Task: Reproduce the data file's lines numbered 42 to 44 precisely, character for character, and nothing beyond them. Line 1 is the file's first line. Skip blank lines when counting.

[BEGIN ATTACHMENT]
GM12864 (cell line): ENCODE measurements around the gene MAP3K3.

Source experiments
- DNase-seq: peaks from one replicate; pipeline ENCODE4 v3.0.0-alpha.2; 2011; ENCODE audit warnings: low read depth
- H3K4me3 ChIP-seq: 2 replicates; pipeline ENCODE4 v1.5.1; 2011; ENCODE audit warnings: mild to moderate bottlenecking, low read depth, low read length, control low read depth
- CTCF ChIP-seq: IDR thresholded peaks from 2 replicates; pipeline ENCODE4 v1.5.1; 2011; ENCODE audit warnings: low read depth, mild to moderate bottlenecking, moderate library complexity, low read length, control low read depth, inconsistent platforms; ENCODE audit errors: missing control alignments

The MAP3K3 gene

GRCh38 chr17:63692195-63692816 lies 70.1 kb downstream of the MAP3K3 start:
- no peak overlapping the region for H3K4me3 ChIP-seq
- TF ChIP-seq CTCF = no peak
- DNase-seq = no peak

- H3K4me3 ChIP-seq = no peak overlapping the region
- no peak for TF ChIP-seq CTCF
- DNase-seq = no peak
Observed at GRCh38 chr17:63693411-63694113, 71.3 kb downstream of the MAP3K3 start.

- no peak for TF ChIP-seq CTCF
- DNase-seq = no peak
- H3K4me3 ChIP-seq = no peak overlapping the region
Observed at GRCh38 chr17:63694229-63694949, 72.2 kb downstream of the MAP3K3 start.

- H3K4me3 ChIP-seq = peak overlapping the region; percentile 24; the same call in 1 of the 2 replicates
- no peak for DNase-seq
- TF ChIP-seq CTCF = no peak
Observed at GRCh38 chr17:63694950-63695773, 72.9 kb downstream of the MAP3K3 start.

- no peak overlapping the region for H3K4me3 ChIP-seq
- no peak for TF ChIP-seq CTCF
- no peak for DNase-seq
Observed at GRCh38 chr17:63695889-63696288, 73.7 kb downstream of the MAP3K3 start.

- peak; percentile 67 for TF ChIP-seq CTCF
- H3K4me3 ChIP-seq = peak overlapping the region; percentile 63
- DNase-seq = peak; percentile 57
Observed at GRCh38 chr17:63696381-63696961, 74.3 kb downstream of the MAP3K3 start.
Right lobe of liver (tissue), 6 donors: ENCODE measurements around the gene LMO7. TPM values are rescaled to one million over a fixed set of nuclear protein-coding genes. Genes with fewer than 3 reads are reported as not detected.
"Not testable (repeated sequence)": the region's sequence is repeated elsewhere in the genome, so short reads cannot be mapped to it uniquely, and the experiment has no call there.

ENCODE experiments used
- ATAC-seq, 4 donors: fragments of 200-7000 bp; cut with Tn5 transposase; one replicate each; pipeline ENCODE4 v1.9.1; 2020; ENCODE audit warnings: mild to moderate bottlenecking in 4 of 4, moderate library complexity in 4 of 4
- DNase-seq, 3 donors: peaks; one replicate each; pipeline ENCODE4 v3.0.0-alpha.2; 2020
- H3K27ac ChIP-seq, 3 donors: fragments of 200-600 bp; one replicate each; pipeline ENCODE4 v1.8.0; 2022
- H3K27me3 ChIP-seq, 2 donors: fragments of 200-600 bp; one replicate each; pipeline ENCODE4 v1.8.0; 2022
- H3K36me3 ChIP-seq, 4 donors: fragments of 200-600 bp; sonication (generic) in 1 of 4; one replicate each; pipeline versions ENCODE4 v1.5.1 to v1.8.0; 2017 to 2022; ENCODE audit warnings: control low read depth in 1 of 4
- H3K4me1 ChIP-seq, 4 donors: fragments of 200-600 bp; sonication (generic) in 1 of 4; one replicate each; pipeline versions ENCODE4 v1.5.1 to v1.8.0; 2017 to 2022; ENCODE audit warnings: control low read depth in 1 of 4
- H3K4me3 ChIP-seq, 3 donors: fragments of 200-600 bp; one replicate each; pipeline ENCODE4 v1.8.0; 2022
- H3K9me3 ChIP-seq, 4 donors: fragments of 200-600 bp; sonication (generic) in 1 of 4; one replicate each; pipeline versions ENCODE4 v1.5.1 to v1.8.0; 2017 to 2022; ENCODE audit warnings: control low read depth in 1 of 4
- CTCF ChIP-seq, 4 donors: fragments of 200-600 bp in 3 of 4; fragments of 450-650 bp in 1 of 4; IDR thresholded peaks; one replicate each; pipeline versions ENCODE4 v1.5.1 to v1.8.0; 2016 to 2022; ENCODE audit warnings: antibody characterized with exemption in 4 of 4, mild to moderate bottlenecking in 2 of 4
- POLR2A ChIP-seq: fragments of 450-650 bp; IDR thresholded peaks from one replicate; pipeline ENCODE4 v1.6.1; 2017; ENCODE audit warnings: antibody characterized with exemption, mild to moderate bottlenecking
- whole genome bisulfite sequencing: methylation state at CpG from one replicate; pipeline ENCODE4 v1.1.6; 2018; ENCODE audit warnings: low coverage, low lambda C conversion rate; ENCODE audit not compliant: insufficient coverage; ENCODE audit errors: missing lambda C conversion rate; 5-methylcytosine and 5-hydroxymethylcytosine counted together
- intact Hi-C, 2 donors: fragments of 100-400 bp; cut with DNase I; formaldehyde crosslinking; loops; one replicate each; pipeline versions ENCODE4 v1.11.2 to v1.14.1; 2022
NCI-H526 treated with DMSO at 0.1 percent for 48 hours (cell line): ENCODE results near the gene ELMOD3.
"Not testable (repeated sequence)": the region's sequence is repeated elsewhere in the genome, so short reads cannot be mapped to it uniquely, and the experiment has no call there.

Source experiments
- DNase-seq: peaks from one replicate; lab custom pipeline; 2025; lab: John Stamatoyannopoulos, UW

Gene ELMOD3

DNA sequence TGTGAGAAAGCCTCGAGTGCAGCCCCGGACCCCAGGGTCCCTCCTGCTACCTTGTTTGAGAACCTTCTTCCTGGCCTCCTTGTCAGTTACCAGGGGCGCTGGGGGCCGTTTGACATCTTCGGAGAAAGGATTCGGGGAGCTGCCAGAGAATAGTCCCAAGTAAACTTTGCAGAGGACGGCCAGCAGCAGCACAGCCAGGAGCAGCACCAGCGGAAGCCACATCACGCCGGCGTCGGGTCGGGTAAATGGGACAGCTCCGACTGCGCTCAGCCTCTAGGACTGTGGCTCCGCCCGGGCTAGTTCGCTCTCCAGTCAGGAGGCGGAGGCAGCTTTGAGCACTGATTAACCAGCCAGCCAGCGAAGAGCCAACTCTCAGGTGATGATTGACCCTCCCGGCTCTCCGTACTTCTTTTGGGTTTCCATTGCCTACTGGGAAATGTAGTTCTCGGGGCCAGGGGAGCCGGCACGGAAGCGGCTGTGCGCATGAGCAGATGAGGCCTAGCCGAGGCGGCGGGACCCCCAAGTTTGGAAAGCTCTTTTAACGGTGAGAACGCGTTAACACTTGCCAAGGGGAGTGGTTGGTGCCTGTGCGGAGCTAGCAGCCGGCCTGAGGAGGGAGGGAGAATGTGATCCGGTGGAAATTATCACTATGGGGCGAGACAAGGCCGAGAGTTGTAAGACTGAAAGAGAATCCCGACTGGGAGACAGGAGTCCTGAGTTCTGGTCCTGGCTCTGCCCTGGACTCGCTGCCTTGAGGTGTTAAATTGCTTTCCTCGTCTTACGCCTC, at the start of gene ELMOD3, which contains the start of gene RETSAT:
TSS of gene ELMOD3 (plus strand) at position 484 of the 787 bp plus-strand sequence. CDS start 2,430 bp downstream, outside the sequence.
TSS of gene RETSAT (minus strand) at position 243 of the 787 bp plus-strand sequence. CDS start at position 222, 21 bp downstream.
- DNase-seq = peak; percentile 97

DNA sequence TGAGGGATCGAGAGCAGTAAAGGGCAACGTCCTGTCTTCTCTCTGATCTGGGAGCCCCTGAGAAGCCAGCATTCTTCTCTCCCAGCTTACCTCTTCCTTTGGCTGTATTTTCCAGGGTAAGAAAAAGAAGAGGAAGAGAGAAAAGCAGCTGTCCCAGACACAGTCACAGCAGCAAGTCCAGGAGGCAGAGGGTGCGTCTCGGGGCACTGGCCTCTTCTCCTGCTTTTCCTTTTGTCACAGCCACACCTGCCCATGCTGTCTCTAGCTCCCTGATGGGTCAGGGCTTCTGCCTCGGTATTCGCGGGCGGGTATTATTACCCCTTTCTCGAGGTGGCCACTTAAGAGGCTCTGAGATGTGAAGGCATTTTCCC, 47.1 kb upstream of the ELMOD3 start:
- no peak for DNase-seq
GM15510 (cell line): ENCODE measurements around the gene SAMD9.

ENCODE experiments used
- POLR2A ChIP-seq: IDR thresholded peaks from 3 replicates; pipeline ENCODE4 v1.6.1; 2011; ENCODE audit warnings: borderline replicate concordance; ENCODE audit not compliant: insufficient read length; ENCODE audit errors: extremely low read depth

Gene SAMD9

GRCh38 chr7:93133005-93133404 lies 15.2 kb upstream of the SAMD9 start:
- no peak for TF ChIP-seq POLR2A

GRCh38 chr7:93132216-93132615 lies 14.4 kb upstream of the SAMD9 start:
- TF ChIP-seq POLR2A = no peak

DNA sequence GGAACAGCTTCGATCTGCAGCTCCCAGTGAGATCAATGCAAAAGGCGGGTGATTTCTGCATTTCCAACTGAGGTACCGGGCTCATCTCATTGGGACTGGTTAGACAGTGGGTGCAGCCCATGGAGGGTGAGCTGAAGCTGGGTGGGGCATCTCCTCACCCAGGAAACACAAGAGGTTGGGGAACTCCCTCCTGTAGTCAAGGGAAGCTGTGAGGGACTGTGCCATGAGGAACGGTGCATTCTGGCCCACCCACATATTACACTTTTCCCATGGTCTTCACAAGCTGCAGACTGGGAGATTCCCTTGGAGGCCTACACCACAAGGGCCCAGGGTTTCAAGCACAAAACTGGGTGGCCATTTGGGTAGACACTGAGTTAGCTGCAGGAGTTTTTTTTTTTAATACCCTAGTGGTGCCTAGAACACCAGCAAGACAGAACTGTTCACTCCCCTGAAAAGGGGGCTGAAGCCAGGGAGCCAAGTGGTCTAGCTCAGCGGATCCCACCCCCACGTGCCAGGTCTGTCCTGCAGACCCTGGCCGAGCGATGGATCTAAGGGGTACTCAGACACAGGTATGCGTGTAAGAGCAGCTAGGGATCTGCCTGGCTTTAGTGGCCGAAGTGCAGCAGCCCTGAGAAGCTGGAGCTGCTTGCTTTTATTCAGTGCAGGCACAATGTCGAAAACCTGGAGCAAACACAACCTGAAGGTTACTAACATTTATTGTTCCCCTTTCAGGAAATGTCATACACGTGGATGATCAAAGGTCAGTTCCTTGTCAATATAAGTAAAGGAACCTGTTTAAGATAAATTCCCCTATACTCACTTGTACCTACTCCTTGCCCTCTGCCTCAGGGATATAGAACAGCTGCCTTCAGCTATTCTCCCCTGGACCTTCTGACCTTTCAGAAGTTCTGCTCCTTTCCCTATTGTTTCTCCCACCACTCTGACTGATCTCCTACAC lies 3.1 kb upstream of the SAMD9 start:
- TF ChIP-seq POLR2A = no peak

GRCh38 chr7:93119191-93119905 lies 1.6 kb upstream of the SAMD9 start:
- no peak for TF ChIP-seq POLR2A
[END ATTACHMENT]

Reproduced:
- CTCF ChIP-seq, 4 donors: fragments of 200-600 bp in 3 of 4; fragments of 450-650 bp in 1 of 4; IDR thresholded peaks; one replicate each; pipeline versions ENCODE4 v1.5.1 to v1.8.0; 2016 to 2022; ENCODE audit warnings: antibody characterized with exemption in 4 of 4, mild to moderate bottlenecking in 2 of 4
- POLR2A ChIP-seq: fragments of 450-650 bp; IDR thresholded peaks from one replicate; pipeline ENCODE4 v1.6.1; 2017; ENCODE audit warnings: antibody characterized with exemption, mild to moderate bottlenecking
- whole genome bisulfite sequencing: methylation state at CpG from one replicate; pipeline ENCODE4 v1.1.6; 2018; ENCODE audit warnings: low coverage, low lambda C conversion rate; ENCODE audit not compliant: insufficient coverage; ENCODE audit errors: missing lambda C conversion rate; 5-methylcytosine and 5-hydroxymethylcytosine counted together